Managers are pessimistic about workers’ capabilities. Managers believe people dislike work, seek to avoid responsibility, and are not ambitious. Employees must be closely supervised. Theory Y Managers are more optimistic about workers’ capabilities. Managers believe people enjoy work, willingly accept responsibility, exercise self-control, have the capacity to innovate, and work is as natural as play.

12 McClelland’s Needs Theory
Need for Approval – receiving official consent or confirmation * Need for Achievement – feeling that you’ve accomplished a goal Need for Competence – the state of being adequate or will qualified: possessing sufficient ability for a task * Need for Power – the ability or capacity to perform or act effectively; strength or force exerted or capable of being exerted 6

13 Goal Setting Theory A goal is what a person tries to attain, accomplish, or achieve. Goals tell an employee what needs to be done and how much effort will need to be expended. A specific hard goal that is understood and accepted by the individual acts as an internal stimulus. Specific hard goals produce a higher level of output than does the generalized goal of “do your best.” The specificity of the goal itself acts as an internal stimulus. Feedback is critical and acts to guide behavior.

14 Equity Theory People seek equity between what they put into a job and what they get out of a job. If they put more in than they get out, they will start to work less or try to get more out. If they get more out than they put in, they will start to work harder. 23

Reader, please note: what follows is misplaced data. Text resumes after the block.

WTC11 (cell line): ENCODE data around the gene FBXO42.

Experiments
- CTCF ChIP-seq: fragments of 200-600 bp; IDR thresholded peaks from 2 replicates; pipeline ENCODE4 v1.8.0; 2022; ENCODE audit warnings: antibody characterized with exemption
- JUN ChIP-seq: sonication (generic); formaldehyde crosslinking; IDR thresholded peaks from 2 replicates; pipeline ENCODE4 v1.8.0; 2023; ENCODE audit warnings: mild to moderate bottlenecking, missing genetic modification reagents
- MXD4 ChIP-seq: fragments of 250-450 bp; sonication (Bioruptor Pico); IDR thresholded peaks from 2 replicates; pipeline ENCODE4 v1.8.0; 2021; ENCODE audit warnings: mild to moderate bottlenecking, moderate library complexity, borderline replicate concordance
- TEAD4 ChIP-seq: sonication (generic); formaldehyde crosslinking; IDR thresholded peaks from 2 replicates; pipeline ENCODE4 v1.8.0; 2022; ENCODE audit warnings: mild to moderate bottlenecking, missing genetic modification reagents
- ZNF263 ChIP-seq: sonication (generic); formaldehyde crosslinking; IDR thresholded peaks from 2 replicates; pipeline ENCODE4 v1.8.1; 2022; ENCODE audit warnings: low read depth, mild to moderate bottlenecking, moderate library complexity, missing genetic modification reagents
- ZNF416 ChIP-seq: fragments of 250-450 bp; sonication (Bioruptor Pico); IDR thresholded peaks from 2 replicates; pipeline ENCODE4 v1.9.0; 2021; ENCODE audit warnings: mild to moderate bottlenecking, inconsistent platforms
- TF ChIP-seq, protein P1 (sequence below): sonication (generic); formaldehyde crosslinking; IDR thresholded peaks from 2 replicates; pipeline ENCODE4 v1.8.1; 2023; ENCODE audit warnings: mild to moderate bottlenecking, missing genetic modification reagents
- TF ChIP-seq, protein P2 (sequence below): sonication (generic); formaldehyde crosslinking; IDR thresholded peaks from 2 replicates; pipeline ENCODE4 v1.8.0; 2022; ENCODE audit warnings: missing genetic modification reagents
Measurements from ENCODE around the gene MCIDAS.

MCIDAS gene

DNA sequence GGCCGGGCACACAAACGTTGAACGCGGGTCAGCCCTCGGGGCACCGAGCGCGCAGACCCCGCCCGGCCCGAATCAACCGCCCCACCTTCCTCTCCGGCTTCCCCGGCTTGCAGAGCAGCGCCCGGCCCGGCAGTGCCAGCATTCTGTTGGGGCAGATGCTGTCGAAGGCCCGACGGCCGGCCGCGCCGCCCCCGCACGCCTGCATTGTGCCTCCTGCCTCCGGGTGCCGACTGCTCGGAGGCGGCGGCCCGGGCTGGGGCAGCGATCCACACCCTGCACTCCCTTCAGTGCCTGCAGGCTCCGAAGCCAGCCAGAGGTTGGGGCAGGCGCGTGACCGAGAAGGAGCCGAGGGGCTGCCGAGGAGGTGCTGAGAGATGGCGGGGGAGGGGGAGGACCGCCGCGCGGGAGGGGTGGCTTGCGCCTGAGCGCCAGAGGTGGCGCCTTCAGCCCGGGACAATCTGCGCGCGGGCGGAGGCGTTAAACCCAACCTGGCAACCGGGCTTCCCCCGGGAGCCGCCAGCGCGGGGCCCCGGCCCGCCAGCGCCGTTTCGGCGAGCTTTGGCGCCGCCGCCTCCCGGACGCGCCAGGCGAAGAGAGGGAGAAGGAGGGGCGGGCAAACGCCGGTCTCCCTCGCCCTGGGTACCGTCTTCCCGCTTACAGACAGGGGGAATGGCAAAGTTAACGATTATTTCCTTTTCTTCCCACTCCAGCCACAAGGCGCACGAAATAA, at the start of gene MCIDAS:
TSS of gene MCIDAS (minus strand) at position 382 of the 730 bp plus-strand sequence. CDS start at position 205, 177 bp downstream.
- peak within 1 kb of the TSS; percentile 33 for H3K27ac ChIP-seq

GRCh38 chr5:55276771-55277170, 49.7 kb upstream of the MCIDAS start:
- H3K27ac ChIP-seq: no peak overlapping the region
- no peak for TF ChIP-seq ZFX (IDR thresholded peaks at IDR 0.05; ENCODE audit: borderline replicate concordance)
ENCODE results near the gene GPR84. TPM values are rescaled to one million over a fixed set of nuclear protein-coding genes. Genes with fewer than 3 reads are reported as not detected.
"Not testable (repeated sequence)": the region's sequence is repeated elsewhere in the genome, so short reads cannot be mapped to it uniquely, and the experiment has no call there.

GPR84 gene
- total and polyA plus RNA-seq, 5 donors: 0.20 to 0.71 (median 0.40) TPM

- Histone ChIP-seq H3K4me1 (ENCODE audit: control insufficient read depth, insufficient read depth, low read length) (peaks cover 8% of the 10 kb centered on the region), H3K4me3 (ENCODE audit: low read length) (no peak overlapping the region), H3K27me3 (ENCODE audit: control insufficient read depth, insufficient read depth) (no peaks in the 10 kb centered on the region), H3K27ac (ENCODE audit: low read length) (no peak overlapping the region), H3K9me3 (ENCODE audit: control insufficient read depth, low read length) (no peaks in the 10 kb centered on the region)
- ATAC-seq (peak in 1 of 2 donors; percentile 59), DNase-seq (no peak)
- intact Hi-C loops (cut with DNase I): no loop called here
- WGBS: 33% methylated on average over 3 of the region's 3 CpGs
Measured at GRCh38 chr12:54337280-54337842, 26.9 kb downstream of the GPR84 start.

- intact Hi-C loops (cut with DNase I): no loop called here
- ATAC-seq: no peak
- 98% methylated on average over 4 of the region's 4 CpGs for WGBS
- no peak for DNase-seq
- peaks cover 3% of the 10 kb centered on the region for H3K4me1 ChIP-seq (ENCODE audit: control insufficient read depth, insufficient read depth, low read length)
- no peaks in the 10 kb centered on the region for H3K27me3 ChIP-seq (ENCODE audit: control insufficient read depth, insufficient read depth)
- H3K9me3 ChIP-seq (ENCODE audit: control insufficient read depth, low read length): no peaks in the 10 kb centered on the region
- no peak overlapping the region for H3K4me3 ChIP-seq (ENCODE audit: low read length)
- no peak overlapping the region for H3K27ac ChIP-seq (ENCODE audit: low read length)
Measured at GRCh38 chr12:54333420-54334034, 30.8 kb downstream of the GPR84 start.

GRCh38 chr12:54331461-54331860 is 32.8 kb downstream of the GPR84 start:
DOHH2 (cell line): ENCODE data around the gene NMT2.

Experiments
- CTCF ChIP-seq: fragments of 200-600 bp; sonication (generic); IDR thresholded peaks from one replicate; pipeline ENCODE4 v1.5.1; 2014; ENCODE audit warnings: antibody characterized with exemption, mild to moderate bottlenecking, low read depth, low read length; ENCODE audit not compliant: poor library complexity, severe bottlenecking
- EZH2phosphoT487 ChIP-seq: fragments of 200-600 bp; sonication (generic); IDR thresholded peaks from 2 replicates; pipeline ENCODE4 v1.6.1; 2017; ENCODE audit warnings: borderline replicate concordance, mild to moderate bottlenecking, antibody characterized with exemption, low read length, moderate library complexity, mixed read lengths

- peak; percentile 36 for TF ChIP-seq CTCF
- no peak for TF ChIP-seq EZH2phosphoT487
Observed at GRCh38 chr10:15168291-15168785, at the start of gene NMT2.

15 Equity Theory of Motivation
If an imbalance is perceived, what could be done? Change the inputs. Change the outcomes. Look at another measurement. Change one’s self-perception. Choose a different reference point. Choose to leave.

16 Behavior Modification
* Behavior modification — the influencing of behavior through the use of positive or negative reinforcement techniques. * Positive reinforcement — encouraging the repetition of behavior. Negative Reinforcement – rewarding by taking away uncomfortable consequences. cont. 20

17 Behavior Modification
Escape and avoidance — to elude or avoid something. Extinction — the elimination of behavior. * Punishment — a penalty imposed for wrongdoing. 21

18 Hunter’s Theory Level of concern — holding people accountable for their actions. Success — people are motivated to perform acts they are successful at. People will perform acts they are not successful at if they are learning and seeing progress. cont. 25

19 Expectancy Theory Effort Reward
Performance Reward Need Satisfaction 1 2 3 The strength of a tendency to act in a certain way depends on the strength of an expectation that the act will be followed by a given outcome and on the attractiveness of that outcome to the individual. The theory focuses on three relationships: effort-performance relationship. performance-reward relationship. reward-personal goals relationship.

20 Money and Motivation Does money motivate?
What can money do to motivate? What can money not do in motivation? cont. 28

21 Money and Motivation Money is traditional. Money is tangible.
Money is objective. Alternatives to money are often subjective. Money is symbolic. 29